Unitarianism and Universalism

Our name is the result of a merger between the Unitarian and Universalist churches. The Unitarian tradition emerged during the European reformation. In 325 AD, at the council of Nicea, the Roman Emperor Constantine declared that God was divided into three parts. The statement that God is a trinity of beings is often referred to as the Nicean creed. The name Unitarian was derived from the theological assertion of the unity of God, as opposed to the trinity. Thus, the early Unitarians distinguished themselves by declaring that God is one, and that Jesus was a teacher and revealer of spiritual truth, but not a God. Throughout the years since then, Unitarianism has always been a faith of freedom, reason, and tolerance.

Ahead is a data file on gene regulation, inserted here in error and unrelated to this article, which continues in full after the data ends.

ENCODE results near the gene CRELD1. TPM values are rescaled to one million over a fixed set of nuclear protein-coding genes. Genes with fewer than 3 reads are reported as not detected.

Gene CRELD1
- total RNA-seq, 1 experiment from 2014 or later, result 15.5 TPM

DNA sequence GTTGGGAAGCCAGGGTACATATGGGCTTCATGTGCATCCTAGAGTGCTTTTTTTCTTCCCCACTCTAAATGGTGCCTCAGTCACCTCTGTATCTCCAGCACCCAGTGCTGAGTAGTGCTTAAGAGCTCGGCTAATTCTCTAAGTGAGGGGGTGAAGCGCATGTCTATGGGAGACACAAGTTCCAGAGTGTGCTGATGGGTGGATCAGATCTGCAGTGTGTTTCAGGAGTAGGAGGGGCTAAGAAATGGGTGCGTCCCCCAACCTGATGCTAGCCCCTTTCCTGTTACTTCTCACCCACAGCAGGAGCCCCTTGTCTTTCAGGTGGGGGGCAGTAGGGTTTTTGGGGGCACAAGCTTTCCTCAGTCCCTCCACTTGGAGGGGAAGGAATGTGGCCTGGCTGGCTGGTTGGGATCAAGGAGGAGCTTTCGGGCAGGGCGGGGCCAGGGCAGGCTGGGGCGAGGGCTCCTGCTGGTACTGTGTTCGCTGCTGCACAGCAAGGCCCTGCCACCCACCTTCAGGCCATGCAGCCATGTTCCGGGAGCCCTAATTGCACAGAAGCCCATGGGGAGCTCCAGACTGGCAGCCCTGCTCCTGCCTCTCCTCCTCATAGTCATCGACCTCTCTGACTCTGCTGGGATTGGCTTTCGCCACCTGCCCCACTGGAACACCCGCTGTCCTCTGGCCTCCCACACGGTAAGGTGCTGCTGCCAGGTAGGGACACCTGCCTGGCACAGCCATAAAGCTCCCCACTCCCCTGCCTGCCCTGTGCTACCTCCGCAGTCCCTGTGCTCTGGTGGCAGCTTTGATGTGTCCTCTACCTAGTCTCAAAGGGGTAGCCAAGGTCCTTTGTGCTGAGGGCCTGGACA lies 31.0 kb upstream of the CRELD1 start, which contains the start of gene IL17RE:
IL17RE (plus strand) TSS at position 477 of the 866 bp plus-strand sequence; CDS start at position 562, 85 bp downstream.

Universalism came to America through the preaching of John Murray and Hosea Ballou. Many religions teach that if you don’t go to the right church, or recite the proper creed that when you die, you will face eternal punishment in Hell. The Universalists felt that a loving God would not be so cruel as to create Hell. The name Universalist was derived from the theological assertion of Universal salvation for all. For the Universalists there has always been a strong notion that we should respond to God’s love by loving our neighbors as well as the planet we live on.

Both of these faiths have sought to uplift the mind and spirit, and affirm the spiritual solidarity of humankind. Although the two religious movements were distinct in many ways, due to their progressive nature they had grown closer down through the years. In 1961 the two American denominations merged into what is now called the Unitarian Universalist Association. Every one of our congregations is autonomous, and therefore each one lives out its mission in a unique way. Here at the Unitarian Universalist Church of Corpus Christi we share a ministry to liberate and cultivate the human spirit, and we welcome all people, no matter what your religious background might be, to join us in that ministry.